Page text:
In 2004 a low budget horror film got released called Saw, from Australian duo James Wan and Leigh Whannell and it became a huge hit. It started out as a stand-alone film, but due to the success and the hard-hitting ending, a sequel was planned. Since then, a new Saw film would come out every October, until the seventh sequel, which was titled Saw: The Final Chapter (2010). The stories had been told and laid to rest, that is until Jigsaw (2017), which acted as a sequel and a new story within the universe came along and didn’t really add anything new, it had all been seen and done before. After that it was quiet on the Saw franchise front, until Spiral: From The Book Of Saw (2021) was announced with Chris Rock starring, who actually wrote the story for this as well. Is there life left in this franchise?
Spiral focuses on Det. Zeke Banks (Chris Rock) is a lone wolf cop, after reporting his partner many years ago for murdering a witness. With his veteran officer Marcus (Samuel L Jackson) retired, he has no one on his side in the department, but things soon change. Banks becomes a part of a sick and twisted game by an apparent Jigsaw copycat, who is targeting members of the police force. He must team up with rookie Det. Schenck (Max Minghella) to investigate who is behind the new wave of brutal traps and stop them before they too become a target for this copycat’s apparent revenge.
Spiral is more of a stand-alone film within the Saw franchise, acting as more of a spin off than a sequel and it works. There is no need for the story to worry about continuity issues and focuses on a brand-new threat with fresh characters. Whilst Jigsaw is mentioned, he is not the focus of the story, with Banks being the central focus and the attack towards the police department. There is enough backstory throughout the film to make Banks an intriguing lead, and the issues he has dealt with throughout his career, which may or may not be clues as to why someone has targeted him and his colleagues. The focus of the actions by the police in this film is absolutely a social commentary, the issues have been running deep for years and whilst this is not at all subtle in the film, it doesn’t aim to preach to its audience.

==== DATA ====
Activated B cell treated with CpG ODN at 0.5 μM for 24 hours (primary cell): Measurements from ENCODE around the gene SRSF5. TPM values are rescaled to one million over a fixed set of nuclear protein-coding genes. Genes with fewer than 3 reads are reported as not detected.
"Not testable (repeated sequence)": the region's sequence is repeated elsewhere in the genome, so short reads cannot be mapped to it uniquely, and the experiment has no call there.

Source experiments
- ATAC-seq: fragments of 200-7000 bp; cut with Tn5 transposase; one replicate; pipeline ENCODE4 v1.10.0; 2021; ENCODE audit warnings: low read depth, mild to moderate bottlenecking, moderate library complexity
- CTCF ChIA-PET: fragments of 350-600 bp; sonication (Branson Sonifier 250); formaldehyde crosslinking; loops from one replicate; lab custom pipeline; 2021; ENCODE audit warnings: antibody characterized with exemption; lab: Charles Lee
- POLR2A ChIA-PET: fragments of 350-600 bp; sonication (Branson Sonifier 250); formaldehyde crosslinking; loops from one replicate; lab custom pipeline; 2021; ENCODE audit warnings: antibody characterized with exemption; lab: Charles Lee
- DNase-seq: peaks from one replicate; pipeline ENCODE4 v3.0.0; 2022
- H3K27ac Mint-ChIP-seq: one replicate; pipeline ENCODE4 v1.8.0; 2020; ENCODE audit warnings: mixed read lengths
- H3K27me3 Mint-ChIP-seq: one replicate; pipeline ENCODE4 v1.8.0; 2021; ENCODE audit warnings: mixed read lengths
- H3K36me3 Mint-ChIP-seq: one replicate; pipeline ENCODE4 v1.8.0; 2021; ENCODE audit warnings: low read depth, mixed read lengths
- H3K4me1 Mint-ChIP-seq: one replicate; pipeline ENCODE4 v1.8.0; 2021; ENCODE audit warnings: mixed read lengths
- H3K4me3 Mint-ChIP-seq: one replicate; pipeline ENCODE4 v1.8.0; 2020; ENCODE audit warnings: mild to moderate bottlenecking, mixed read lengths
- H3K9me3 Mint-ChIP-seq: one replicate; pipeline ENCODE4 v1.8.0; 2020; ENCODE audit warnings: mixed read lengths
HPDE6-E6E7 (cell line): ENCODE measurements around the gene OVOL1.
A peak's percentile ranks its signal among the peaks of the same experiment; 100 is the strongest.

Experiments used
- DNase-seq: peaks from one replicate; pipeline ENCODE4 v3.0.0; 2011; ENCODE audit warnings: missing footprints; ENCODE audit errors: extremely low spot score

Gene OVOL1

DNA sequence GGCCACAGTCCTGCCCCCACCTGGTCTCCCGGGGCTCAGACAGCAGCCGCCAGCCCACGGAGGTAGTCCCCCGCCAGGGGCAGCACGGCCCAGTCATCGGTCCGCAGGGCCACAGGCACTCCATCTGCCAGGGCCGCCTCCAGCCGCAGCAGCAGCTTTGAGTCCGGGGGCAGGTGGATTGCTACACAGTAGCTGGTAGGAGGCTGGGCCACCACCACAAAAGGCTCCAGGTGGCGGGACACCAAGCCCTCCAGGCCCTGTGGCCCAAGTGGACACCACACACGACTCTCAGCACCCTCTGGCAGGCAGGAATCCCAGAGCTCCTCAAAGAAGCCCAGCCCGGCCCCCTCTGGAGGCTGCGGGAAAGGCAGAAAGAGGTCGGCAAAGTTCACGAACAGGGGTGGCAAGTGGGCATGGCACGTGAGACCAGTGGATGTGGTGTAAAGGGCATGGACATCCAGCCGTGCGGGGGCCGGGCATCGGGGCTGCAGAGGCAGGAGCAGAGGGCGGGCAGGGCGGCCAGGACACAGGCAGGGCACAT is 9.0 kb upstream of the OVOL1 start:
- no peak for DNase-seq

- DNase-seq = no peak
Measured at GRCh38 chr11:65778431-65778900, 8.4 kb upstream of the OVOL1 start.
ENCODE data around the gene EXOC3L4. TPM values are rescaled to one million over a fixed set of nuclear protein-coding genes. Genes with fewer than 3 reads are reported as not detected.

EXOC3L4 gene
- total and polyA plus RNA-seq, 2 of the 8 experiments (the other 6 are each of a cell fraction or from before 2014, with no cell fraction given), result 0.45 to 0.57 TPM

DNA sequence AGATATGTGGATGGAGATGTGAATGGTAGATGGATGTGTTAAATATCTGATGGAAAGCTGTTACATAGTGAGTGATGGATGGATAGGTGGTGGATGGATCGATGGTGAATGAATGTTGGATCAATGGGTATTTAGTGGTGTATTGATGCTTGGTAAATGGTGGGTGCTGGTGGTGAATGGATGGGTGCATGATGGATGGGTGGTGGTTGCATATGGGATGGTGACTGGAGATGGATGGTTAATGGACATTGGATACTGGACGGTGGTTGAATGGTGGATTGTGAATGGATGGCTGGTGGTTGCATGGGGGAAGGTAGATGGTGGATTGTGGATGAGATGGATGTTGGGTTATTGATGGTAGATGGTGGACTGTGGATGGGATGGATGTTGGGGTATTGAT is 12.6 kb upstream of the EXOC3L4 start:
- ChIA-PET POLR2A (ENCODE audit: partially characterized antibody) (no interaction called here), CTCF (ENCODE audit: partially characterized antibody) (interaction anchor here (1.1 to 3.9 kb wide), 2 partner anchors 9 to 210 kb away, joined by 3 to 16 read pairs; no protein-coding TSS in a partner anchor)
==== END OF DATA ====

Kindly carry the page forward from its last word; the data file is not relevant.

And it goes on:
Darren Lynn Bousman who directed Saw II (2005), Saw III (2006) and Saw IV (2007) returns as director here, with a much different style and approach to his previous films in the series. It is a refreshing feel and certainly makes this entry feel much different to what had come before it. Bousman is much more refined here, there is not an overuse of crazy visuals, instead going for more of a Fincher and Seven (1995) vibe that works in its favour. The script by Josh Stolberg and Pete Goldfinger who also wrote Jigsaw do a far better job with this material, adding some much-needed light humour and some depth into this spin off. The story progresses at a steady pace, revealing enough to make for a compelling and mysterious ride for most of the run time.
Where the film does have some fault lies within its third act, the pacing starts to unravel and the ultimate twist that is always expected in a Saw film is a little predictable and not a huge gut punch and it really should have been. The final trap feels quite anticlimactic, with the stakes quite high it just did not feel as though this was the big one, lacking a big emotional pull. The traps themselves were quite different to what has been seen before, perhaps slightly more amateurish with some very terrible ways to ‘win’. The brutality should be there, but it is not, even with some great gore FX and tense moments, something was missing, and it does feel like a letdown, when the series is known for the traps, brutality and packing a big punch, it really felt less impactful here.
Chris Rock makes for an excellent lead, showing he is more than capable of dramatic and serious roles, while still bringing his brand of humour to the mix. Banks is an intriguing lead, a character that felt crafted with a lot of care by Rock, that easily carries the film and keeps investment high. Max Minghella delivers a good performance as the awkward rookie, trying his best to make an impression on his new partner all the while dealing with some grizzly crimes. Samuel L Jackson is playing a version of himself, however it works for this film and he did dial it back to fit in with the tone of the film and not be a huge distraction. Marisol Nichols was quite strong as Capt. Angie Garza, she played off Rock extremely well and their scenes were some of the stronger ones in the film.
Spiral is a welcome change for the Saw series, with a different feel and approach to what has been done already, it is the breath of fresh air the series desperately needed. It works as a film where the audience does not need to have seen all eight Saw films, enough is there for this to make sense and stand on its own.
Whether or not fans of the series will enjoy this entry is not something that can be speculated, this writer appreciated that it was more of a stand alone and branching out into different possibilities for this franchise. Whether Spiral is the start of a new series of films remains to be seen, it is however a good first move for the series to have new life.
Review written by Marcella Papandrea